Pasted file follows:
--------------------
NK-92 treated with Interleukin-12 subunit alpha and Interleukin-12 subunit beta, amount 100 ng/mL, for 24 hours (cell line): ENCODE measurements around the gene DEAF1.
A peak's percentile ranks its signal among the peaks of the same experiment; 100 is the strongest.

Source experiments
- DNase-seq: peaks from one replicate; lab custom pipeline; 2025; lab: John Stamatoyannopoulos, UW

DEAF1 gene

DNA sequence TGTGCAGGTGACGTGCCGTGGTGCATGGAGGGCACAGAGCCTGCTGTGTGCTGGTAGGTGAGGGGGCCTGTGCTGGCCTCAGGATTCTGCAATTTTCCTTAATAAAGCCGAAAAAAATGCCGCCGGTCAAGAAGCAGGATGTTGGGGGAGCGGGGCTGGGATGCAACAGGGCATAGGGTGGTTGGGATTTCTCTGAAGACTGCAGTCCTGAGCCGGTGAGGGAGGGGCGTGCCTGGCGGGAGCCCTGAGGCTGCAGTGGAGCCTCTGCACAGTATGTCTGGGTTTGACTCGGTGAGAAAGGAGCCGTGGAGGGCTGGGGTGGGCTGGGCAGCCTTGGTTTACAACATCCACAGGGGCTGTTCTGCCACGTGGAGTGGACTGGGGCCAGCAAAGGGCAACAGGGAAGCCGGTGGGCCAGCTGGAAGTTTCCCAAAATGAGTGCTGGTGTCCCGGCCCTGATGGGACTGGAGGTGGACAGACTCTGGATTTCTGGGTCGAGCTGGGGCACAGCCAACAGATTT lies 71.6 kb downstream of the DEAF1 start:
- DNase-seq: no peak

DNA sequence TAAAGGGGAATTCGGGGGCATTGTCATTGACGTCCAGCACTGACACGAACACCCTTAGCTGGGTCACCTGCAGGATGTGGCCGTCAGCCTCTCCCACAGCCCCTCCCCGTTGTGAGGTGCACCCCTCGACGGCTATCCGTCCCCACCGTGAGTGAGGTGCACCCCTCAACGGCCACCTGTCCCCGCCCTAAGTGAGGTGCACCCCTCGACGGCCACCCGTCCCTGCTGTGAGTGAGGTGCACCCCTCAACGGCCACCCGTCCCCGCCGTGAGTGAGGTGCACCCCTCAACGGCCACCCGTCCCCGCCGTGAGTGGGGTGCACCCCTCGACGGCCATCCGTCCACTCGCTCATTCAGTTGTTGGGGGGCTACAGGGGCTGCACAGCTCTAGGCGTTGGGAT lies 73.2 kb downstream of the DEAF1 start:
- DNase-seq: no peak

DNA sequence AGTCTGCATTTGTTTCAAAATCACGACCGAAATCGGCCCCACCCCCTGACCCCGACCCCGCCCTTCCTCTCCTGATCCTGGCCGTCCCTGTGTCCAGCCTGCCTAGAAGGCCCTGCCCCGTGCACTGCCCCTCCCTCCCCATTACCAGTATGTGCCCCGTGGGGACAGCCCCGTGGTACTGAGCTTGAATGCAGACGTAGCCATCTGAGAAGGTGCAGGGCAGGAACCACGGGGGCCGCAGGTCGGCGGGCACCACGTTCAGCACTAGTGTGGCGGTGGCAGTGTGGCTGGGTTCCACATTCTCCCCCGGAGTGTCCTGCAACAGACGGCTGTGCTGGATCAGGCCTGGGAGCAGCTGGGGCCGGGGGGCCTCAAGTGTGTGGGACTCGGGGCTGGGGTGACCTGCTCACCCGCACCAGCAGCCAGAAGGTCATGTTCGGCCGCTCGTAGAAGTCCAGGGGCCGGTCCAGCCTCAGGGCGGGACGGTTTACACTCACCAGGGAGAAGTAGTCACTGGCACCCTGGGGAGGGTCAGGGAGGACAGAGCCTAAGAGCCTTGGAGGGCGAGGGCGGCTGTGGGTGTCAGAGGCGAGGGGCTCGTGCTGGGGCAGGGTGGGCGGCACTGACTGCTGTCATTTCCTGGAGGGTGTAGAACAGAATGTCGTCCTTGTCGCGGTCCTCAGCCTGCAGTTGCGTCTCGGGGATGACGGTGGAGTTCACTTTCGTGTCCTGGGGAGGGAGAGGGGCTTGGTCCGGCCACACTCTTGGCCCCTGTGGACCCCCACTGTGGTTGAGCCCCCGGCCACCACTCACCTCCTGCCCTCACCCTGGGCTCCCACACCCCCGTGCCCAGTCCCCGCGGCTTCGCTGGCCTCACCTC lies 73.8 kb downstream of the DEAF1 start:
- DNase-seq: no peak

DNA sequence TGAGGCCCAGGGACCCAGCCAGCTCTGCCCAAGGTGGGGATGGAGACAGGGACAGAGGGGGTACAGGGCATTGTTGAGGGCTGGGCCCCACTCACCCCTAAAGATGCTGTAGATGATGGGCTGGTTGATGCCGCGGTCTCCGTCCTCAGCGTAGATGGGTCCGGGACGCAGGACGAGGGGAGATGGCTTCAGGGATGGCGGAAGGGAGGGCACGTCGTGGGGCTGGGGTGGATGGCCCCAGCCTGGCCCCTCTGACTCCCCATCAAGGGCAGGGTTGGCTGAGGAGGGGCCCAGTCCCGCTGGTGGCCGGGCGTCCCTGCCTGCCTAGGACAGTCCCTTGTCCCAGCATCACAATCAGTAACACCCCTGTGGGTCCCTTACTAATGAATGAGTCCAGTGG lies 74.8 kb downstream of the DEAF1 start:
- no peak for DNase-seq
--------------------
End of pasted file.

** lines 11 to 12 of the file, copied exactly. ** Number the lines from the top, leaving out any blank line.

- DNase-seq: no peak

DNA sequence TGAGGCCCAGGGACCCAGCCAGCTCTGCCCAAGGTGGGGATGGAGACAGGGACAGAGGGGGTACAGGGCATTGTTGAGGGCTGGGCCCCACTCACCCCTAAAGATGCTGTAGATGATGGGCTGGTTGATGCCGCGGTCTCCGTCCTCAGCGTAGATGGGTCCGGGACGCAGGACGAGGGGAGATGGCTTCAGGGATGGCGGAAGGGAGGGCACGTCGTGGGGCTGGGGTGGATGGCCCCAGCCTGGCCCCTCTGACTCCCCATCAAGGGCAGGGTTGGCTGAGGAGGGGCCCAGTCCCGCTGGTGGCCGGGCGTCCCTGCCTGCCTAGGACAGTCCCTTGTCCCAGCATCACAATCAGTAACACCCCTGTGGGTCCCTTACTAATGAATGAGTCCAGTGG lies 74.8 kb downstream of the DEAF1 start: